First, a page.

Special Enrollment Periods (SEP): If certain events happen in your life, you may be eligible for a SEP. These events include moving, leaving an employer or union health coverage, or if your Medicare Advantage plan stops providing coverage in your area.

Open Enrollment Period (OEP): The OEP runs from January 1st through March 31st each year. You can switch back to traditional Medicare and join a stand-alone Part D Prescription drug plan for the upcoming year.

Bottom Line

Medicare Advantage plans might seem like a no-brainer, but they’re not always as free or comprehensive as they appear.

When considering a Medicare Advantage plan, it’s essential to read the fine print, ask questions, and compare the costs, coverage, and network with other options, such as Original Medicare or a Medigap policy.

Remember that while a plan might offer extra benefits, you might have to pay a premium, copayments, and coinsurance or comply with limitations and exclusions. You can make the best decision for your unique healthcare needs and budget by being informed.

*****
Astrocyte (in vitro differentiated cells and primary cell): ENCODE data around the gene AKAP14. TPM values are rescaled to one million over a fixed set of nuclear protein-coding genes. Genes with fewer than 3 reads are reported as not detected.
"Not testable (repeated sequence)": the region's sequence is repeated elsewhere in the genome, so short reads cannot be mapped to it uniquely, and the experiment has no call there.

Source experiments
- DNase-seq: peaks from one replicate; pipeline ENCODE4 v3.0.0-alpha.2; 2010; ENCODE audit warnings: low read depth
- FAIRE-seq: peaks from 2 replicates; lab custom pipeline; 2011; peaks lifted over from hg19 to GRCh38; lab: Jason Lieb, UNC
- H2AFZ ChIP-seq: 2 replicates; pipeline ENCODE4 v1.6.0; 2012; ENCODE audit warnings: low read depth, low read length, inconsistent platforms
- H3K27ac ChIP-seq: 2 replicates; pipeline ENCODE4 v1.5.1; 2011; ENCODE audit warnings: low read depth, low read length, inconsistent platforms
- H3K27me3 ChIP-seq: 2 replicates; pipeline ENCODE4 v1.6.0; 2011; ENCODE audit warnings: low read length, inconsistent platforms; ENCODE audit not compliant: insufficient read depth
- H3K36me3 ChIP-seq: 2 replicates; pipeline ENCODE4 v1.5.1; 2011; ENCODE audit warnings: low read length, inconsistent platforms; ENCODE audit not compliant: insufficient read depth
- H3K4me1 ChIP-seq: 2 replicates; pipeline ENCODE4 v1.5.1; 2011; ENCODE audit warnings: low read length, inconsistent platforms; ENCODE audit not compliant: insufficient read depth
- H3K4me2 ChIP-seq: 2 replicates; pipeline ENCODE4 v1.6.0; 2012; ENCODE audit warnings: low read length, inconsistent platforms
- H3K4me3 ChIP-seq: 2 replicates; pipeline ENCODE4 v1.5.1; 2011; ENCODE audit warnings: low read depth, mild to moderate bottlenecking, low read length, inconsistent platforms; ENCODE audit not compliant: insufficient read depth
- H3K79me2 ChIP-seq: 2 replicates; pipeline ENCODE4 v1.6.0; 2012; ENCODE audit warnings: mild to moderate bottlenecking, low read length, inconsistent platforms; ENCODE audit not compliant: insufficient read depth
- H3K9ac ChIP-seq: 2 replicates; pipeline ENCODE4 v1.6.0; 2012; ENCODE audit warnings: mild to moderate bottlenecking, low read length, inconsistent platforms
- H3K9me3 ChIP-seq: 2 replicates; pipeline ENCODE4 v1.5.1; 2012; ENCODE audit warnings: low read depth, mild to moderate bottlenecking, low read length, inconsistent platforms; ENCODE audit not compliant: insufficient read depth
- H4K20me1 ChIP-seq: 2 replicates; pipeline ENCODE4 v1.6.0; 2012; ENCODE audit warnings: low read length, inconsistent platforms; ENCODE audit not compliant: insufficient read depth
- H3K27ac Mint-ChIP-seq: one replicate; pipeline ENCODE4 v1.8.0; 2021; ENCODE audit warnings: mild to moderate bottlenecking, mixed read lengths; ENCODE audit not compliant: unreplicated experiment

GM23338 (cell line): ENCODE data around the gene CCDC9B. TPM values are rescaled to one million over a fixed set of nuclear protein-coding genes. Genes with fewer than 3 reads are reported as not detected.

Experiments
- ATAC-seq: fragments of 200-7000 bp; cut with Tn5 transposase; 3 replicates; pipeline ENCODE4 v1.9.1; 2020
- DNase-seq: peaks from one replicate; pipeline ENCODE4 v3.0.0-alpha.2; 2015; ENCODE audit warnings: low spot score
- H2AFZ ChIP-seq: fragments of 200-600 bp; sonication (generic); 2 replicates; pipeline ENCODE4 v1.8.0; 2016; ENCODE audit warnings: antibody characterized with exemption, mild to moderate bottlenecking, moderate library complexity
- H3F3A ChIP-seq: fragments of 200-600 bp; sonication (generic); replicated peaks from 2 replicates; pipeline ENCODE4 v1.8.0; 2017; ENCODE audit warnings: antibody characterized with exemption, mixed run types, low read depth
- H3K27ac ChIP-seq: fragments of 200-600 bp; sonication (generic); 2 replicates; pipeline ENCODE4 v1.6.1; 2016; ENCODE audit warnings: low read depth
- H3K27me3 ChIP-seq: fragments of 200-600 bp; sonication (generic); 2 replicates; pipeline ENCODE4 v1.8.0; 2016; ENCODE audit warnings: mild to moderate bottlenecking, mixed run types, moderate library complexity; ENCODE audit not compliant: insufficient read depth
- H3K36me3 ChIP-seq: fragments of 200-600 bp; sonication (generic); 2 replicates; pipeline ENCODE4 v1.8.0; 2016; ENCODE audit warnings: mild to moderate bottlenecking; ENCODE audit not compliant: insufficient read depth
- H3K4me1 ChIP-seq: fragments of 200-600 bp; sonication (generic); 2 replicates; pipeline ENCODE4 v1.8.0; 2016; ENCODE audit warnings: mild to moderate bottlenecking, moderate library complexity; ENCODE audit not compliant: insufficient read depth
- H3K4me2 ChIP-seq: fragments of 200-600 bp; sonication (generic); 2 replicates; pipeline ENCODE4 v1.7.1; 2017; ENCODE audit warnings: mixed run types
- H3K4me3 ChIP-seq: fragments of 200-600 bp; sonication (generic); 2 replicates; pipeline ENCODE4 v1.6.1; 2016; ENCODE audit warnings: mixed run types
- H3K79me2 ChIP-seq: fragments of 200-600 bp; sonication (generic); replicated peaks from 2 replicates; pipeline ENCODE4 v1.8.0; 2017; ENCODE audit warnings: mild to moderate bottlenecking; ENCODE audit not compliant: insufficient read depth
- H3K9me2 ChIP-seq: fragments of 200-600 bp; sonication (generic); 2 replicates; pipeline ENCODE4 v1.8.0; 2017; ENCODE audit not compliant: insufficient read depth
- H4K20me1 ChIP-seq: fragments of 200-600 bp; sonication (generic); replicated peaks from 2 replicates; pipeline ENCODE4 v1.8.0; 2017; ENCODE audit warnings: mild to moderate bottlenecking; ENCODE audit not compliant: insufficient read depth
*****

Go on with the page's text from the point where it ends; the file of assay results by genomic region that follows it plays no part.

Resources: Free Monthly Plan Premium ExplainedUnderstanding Medicare Advantage PlansJoining a Medicare Advantage Plan


  • Who pays the premium for a Medicare Advantage Plan?

    If you are enrolled in Original Medicare, the government is responsible for covering the costs of your Medicare benefits when you receive them. However, if you opt for a Medicare Advantage Plan (also known as “Part C” or “MA Plans”), you will receive coverage from private companies approved by Medicare. Medicare pays these companies to provide coverage for your Medicare benefits.

  • How many people choose Medicare Advantage?

    By 2023, almost half of the people who benefit from Medicare are expected to be enrolled in Medicare Advantage plans. This percentage is projected to increase to over 50% by 2025.

Mark Prip

Since 2003, Mark Prip has been leading  Policy Guide, Inc., providing knowledgeable information about Medicare, life insurance, and dental coverage to clients in over forty states. With his unparalleled hands-on experience aiding countless Medicare beneficiaries in selecting an appropriate health plan, he is a prime example amongst other competitors for expertise and assistance. Mark has held his Florida Health & Life Insurance License (E051889) since 2003. View his license profile on the Florida Department of Insurance website.